PA Senator Andy Dinniman (D-9), May 2, 2016
WEST CHESTER (May 2) – State Senator Andy Dinniman said that he is drafting legislation to establish guidelines for the placement of the large electronic and digital billboards that are appearing alongside roadways and near neighborhoods throughout Chester County.
“I have been contacted by constituents voicing numerous concerns about these digital billboards, most recently the two-sided one located on Route Bypass 30 in Downingtown,” Dinniman said. “It is my job to stand up for the residents of Chester County on issues like this, which directly impact their quality of life.”
In Downingtown, residents of North Lake Drive recently met with Dinniman to discuss the impact the billboard is having on their lives, particularly in the evening and night hours when its lights shine into their homes….
keep reading at PA Senator Andy Dinniman
By Mike McGann, The Times of Chester County, April 28, 2016
Good for Maxwell for standing up for Downingtown
Downingtown Mayor Josh Maxwell called Republican presidential candidate — and the likely GOP nominee — a “jerk” this week. Honestly, I would have called him something worse if Mr. Spray Tan had trashed my hometown on Twitter.
But now Maxwell finds himself in the crosshairs of every Internet troll and mindless Trump supporter for having the temerity to stand up to The Donald — and point out that, once again, he doesn’t know what the (insert your favorite expletive here) he’s talking about.
In case you missed it — network’s TV’s gain and the political world’s loss tweeted the following while traveling in Pennsylvania the other day:
“Passing what was once a vibrant manufacturing area in Pennsylvania. So sad!”…
keep reading at The Times of Chester County
The progress we’ve made over the past seven years has been incredible. I want you to know how proud I am of the work we’ve done together.
We’ve come a long way since 2009, when we were losing 800,000 jobs a month and unemployment was on its way to 10 percent. Now, unemployment is 5 percent. In 2015, the auto industry had its best year ever. Over the past six years, America has created 14.4 million new jobs, including nearly 900,000 new manufacturing jobs after a decade of industry decline.
For the first time ever, more than 90 percent of Americans have health insurance. And in every single month since I signed the Affordable Care Act into law, American businesses have created jobs right here in the U.S. — for a record 73 straight months of private-sector job growth. Continue reading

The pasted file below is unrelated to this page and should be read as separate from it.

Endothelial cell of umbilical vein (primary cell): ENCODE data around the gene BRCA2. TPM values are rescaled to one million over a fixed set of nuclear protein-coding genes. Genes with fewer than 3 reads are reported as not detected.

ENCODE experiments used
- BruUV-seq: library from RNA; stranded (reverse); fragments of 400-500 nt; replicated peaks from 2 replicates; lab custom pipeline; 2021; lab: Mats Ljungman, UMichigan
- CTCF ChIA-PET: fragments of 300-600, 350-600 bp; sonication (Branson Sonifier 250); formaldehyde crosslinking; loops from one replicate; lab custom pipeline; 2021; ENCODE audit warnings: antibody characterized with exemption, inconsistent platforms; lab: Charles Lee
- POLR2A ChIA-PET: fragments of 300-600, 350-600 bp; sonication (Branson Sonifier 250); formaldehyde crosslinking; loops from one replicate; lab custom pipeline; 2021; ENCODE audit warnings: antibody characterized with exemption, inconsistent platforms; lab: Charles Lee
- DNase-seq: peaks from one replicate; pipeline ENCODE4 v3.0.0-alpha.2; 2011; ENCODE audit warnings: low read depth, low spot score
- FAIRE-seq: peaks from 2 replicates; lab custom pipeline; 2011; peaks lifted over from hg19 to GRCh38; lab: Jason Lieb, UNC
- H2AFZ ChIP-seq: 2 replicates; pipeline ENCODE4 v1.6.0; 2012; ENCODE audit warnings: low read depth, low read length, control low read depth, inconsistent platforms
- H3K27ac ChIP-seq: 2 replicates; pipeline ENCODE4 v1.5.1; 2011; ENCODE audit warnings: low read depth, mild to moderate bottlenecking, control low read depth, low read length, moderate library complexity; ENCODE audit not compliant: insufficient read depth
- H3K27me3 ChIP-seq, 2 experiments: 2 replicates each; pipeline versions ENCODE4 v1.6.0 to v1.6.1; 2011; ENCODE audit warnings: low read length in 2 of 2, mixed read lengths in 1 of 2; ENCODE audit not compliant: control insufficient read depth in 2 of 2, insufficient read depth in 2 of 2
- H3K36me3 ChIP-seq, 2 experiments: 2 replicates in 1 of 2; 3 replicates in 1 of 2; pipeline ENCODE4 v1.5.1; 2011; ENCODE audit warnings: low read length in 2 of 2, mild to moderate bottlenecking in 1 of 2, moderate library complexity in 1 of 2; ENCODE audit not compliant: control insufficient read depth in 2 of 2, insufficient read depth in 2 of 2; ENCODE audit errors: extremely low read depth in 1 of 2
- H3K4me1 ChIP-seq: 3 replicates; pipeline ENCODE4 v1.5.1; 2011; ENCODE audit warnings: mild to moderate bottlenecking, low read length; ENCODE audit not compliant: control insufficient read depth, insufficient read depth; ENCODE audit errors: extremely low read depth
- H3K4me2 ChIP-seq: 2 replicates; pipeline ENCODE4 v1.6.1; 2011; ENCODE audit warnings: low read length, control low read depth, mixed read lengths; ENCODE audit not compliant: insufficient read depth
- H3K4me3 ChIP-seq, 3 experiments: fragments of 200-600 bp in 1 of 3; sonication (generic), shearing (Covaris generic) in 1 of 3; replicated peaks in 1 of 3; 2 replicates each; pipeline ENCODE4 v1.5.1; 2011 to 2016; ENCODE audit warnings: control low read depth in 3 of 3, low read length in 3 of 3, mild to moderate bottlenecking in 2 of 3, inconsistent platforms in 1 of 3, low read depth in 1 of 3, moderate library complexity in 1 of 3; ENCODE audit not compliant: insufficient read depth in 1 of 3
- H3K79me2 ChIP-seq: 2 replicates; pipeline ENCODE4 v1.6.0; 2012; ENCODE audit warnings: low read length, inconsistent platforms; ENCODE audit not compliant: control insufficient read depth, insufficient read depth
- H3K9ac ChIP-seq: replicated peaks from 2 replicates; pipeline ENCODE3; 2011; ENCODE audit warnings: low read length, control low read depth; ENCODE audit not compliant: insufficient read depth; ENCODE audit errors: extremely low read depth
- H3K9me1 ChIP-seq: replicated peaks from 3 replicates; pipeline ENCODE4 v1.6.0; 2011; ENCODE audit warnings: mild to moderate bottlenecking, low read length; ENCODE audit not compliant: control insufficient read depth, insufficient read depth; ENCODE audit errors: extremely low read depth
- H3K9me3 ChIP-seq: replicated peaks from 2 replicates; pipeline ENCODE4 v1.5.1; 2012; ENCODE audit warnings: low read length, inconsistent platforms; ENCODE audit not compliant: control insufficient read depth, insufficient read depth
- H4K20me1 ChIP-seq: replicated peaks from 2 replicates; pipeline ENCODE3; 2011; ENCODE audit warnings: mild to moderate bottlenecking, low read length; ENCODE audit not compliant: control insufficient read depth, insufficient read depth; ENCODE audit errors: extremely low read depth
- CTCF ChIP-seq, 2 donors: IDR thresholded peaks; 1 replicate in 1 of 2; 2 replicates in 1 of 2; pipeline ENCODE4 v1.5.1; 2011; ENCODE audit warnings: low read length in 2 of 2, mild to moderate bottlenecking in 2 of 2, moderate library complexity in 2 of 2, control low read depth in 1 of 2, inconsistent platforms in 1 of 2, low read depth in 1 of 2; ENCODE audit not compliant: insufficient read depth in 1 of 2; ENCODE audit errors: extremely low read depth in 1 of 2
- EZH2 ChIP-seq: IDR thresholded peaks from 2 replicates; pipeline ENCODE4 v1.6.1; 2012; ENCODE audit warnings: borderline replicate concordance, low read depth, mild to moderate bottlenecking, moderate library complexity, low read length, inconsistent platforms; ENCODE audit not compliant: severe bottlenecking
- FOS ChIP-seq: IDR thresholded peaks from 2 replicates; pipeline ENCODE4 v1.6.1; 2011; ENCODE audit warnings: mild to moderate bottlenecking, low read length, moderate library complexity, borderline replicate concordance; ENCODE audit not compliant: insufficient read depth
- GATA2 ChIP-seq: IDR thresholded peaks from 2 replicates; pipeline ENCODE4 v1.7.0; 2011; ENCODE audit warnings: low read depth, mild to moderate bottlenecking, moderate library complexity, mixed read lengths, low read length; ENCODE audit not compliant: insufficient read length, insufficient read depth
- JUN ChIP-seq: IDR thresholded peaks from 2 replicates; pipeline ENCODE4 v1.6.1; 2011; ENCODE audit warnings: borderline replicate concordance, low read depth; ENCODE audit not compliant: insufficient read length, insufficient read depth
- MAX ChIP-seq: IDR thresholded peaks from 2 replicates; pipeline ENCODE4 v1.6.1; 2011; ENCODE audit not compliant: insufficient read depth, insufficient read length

By Zephyr Teachout, New York Times, April 29, 2016
THIS week, the Supreme Court heard McDonnell v. United States, the case of Bob McDonnell, the former governor of Virginia who is appealing his 2014 conviction for public corruption. Although the court’s ruling is not expected until June, in Wednesday’s hearing several justices seemed set on undermining a central, longstanding federal bribery principle: that officials should not accept cash or gifts in exchange for giving special treatment to a constituent.
Justice Stephen G. Breyer dismissed the idea that, in the absence of a strong limiting principle, federal law could criminalize a governor who accepted a private constituent’s payment in exchange for intervening with a constituent problem. Justice Samuel A. Alito Jr. expressed disbelief that an official requesting agency action on behalf of a big donor would be a problem. A majority seemed ready to defend pay-to-play as a fundamental feature of our constitutional system of government.
In September 2014, after a six-week trial, a federal jury convicted Mr. McDonnell and his wife, Maureen, on multiple counts of extortion under the Hobbs Act, a key statute against political corruption, and honest-services fraud. It was not a complicated case. Jonnie R. Williams Sr., the chief executive of a dietary supplement manufacturer, Star Scientific, had showered the governor and first lady with gifts in return for favors.
We’re not talking about a few ham sandwiches. …
keep reading at New York Times